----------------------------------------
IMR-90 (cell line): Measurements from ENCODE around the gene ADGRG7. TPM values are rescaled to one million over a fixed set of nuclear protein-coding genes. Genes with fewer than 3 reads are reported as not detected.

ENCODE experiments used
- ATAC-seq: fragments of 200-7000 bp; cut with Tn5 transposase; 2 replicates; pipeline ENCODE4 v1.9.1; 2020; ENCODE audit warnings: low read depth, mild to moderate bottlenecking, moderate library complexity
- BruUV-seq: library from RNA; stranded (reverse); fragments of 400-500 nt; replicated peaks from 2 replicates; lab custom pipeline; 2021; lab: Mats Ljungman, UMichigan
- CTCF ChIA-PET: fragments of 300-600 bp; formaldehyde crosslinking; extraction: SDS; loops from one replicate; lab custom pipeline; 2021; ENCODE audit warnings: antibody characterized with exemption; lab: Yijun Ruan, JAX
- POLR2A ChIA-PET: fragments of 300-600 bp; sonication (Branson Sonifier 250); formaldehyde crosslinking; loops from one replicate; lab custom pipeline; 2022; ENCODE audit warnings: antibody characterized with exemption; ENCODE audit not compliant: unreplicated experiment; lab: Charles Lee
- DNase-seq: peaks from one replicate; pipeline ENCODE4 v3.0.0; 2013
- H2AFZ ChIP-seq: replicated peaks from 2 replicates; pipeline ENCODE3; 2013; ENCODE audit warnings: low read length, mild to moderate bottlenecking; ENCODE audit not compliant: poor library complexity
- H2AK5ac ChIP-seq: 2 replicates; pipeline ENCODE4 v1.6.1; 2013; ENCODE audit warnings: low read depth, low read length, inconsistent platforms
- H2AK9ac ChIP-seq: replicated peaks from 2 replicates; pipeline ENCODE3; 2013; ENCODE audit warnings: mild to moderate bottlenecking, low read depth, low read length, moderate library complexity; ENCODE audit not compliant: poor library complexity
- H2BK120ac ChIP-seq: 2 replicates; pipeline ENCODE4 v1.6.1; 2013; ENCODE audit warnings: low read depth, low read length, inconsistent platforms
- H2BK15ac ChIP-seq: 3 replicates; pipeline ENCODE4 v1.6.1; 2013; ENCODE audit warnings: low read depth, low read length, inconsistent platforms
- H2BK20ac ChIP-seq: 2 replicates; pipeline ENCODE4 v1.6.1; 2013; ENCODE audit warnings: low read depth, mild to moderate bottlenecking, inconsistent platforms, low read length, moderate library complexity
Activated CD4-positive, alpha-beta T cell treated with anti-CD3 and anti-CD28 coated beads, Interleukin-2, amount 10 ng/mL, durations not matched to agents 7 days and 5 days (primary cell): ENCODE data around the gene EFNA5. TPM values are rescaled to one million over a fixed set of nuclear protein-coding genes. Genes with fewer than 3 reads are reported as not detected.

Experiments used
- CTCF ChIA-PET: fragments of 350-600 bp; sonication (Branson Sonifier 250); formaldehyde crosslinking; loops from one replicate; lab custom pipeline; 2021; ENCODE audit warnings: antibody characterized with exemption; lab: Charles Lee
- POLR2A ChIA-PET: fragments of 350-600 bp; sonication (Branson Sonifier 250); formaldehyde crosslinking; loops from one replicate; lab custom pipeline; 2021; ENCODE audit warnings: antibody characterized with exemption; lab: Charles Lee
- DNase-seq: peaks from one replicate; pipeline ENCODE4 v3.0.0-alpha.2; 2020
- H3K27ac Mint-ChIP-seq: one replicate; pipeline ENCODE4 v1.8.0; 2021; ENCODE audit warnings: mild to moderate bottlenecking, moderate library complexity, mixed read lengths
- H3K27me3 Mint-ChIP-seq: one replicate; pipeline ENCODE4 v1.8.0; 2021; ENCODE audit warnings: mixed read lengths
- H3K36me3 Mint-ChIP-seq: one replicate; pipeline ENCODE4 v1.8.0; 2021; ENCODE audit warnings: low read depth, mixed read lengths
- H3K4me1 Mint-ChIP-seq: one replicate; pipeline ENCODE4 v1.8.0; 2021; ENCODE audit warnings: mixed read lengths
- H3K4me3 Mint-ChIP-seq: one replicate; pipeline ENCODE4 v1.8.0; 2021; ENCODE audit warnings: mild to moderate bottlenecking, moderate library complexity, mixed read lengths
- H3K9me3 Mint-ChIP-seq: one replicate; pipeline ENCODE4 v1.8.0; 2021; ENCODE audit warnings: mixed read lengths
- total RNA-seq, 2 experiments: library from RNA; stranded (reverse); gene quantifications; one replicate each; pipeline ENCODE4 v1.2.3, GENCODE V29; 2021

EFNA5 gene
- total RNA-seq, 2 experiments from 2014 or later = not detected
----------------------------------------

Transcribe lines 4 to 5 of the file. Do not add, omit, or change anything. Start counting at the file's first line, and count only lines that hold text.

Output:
- BruUV-seq: library from RNA; stranded (reverse); fragments of 400-500 nt; replicated peaks from 2 replicates; lab custom pipeline; 2021; lab: Mats Ljungman, UMichigan
- CTCF ChIA-PET: fragments of 300-600 bp; formaldehyde crosslinking; extraction: SDS; loops from one replicate; lab custom pipeline; 2021; ENCODE audit warnings: antibody characterized with exemption; lab: Yijun Ruan, JAX